Given the puritanical roots of the United States, these statistics aren't surprising. But I live in one of the blue states, where the "sex is dangerous" dogma is on par with the ideology that humans lived among dinosaurs. I expected a sex-positive attitude from other parents. Not so.
In kindergarten, my daughter asked me the inevitable question: "Where do babies come from?" I responded with a simple description suited to a 5-year-old. My little girl became the source of sex education for her kindergarten pals. When her best friend told her mother about "the sperm and the egg," this little girl's mother called me up and stated flatly, "I don't want my child thinking about sex."
Developmentally, kids start asking basic questions about sex as early as 3 years old. Making the subject verboten puts kids and teenagers at risk because topics that are forbidden and mysterious often become cause for rebellion.
There’s pervasive fear that talking about sex with teens will encourage them to have sex. Research has shown time and time again that that’s not true.
My daughter's friends are polite and affable. They are also curious and hungry for frank information on life. They need guidance with empathy—not lectures or policing.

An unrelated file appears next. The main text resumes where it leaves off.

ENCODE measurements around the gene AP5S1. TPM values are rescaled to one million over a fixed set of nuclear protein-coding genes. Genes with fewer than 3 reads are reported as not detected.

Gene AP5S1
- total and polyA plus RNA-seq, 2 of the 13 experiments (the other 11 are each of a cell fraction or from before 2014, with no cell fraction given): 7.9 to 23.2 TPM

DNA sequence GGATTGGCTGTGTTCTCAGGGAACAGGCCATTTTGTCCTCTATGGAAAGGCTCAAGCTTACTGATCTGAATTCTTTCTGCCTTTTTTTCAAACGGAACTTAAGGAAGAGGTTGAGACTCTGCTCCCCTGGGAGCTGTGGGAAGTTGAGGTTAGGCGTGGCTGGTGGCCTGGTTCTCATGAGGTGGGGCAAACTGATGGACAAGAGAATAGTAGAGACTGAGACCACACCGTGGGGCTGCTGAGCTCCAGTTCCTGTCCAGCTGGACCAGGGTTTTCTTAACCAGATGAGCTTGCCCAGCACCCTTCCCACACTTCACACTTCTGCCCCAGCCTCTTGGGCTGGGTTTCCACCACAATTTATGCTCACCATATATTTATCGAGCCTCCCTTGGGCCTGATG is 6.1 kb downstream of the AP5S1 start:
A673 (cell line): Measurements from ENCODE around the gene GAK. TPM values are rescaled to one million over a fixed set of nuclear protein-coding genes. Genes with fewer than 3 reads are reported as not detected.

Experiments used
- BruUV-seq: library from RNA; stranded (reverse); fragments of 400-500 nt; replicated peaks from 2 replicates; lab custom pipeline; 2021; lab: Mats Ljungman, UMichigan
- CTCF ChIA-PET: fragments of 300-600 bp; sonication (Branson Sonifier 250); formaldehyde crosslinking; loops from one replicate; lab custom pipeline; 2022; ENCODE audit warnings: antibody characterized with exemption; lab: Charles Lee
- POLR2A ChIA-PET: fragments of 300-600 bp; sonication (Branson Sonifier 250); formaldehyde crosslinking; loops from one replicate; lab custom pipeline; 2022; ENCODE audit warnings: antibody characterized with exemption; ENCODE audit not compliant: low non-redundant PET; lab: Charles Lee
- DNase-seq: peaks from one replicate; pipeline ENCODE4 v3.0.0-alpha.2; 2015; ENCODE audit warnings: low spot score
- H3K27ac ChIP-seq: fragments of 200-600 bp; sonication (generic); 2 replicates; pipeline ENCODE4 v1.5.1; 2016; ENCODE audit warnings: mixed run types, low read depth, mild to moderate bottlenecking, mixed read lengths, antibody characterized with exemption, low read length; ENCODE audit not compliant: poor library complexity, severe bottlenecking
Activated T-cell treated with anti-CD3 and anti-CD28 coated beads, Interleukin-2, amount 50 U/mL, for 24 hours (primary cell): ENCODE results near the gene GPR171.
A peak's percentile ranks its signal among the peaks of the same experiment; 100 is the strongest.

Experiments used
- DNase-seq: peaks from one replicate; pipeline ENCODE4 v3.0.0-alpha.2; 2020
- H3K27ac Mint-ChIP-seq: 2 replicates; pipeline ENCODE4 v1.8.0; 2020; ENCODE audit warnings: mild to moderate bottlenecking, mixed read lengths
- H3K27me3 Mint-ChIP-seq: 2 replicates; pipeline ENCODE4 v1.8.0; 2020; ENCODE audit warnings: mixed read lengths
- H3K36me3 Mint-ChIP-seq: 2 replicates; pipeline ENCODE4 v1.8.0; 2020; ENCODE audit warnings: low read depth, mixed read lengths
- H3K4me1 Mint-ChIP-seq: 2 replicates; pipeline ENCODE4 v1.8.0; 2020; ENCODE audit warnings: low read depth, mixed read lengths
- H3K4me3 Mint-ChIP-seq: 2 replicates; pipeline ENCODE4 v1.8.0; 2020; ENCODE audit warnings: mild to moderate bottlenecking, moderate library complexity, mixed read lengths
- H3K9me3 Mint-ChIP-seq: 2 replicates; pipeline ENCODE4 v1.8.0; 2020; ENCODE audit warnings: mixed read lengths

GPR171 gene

At 14, my daughter got her first boyfriend. We discussed birth control. My daughter was very candid that she was not ready to have sex, which I was glad for. As their relationship developed, she felt pressured. Her boyfriend is a great kid—and yet I think we can all agree that testosterone is one wily ride.
After further discussion, the issue seemed to be not that her boyfriend was truly pressuring her—he wanted to respect her boundaries—but given both their levels of sexual inexperience, they didn't know how to pleasure each other.
I felt empathy for both my daughter and her boyfriend. I explained to her that the learning curve at this age in terms of your body, your boyfriend's/girlfriend's body, what you are feeling, and what you need is huge! Then I coached her about several ways she and her boyfriend could pleasure each other without penetration or risk of pregnancy.
I am happy to report that at 15 my daughter is sexually satisfied but still not having intercourse. She's doing great academically and socially and is also exploring the fine art of living well.
It's time parents stopped portraying sex as dangerous—emotionally and physically—and started telling the truth about the pleasures it can bring when done safely and maturely.
Gracie X is a sex writer, director, actress, and author of Wide Open: My Adventures in Polyamory, Open Marriage and Loving on My Own Terms. She has degrees in Women's Studies and Acting from Bard College, and she writes prolifically about ethical non-monogamy, open relationships, and creating chosen families. Her work has appeared at Bustle, The Huffington Post, New Harbinger Publications, Metro UK, the San Francisco Gay and Lesbian Film Festival, KTEH, Outfest, and elsewhere.